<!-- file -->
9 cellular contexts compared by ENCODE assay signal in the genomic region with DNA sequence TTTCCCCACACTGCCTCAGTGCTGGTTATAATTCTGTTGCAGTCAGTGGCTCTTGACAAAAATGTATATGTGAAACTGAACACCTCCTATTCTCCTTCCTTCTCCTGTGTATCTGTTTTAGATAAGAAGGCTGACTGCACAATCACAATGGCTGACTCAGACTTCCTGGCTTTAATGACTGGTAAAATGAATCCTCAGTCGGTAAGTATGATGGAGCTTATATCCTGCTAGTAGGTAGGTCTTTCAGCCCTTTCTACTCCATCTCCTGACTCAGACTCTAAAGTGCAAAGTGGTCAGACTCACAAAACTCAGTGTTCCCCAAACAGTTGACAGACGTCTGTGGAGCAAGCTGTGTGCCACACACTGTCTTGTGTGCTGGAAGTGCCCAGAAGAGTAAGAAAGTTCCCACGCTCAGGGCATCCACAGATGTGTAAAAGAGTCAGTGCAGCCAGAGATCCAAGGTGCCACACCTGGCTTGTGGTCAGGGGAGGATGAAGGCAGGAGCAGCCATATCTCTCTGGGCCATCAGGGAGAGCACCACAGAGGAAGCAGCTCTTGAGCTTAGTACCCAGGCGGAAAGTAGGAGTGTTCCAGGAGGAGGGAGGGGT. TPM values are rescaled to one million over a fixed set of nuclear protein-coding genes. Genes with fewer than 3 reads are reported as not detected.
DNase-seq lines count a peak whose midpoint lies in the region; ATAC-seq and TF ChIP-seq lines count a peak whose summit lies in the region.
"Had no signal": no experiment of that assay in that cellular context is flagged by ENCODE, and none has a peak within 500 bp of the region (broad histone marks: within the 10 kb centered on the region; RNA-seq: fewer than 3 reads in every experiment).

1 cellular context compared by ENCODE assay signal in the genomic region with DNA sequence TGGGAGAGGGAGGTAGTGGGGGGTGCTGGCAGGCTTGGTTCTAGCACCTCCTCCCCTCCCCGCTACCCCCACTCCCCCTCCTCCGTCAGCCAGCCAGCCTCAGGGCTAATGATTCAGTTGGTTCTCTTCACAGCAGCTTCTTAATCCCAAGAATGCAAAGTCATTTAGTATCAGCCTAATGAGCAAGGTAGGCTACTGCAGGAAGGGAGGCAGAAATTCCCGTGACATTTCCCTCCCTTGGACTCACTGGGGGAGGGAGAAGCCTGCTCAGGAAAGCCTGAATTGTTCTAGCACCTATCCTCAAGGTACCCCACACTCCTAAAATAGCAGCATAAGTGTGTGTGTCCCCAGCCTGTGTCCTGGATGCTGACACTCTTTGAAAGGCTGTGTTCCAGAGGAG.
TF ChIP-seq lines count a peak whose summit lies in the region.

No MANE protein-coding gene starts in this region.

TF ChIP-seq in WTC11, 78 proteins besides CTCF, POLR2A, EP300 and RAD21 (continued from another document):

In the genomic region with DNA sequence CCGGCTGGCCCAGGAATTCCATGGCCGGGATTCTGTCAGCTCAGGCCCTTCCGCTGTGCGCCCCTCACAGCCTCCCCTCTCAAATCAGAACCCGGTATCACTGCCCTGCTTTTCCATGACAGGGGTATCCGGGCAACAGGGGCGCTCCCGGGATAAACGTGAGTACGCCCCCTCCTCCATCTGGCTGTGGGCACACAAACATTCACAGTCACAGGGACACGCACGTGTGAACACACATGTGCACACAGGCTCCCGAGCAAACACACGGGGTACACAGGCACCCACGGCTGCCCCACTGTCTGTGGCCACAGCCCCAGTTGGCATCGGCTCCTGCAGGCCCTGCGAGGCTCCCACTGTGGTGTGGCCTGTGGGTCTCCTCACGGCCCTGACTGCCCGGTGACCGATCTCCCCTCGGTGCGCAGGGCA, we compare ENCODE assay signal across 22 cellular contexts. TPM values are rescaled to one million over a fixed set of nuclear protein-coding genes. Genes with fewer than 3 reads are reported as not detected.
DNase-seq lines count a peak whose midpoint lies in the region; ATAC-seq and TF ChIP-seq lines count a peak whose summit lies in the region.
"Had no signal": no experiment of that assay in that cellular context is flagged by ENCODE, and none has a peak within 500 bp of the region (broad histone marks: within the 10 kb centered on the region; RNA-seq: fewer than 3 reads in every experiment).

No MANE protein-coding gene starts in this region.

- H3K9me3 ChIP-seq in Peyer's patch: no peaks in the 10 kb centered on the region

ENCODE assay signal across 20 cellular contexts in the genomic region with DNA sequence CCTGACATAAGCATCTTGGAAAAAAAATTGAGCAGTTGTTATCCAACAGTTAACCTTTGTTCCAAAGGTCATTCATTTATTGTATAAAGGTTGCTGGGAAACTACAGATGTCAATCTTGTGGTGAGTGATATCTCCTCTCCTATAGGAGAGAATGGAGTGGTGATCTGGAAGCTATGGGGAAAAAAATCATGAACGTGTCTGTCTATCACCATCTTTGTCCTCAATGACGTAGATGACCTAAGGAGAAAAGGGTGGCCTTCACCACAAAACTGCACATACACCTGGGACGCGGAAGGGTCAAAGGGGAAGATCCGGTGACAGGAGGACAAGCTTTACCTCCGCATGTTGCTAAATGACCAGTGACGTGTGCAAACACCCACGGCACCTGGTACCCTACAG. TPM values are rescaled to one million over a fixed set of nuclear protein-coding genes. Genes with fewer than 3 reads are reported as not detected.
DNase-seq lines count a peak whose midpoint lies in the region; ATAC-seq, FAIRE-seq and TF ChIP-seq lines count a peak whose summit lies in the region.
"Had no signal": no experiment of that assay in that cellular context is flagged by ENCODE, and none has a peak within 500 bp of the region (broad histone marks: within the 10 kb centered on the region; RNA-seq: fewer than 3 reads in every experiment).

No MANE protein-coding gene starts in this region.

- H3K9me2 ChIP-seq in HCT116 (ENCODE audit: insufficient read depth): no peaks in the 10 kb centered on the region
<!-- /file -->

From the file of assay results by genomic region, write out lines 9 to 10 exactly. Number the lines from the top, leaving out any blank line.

DNase-seq lines count a peak whose midpoint lies in the region; ATAC-seq and TF ChIP-seq lines count a peak whose summit lies in the region.
"Had no signal": no experiment of that assay in that cellular context is flagged by ENCODE, and none has a peak within 500 bp of the region (broad histone marks: within the 10 kb centered on the region; RNA-seq: fewer than 3 reads in every experiment).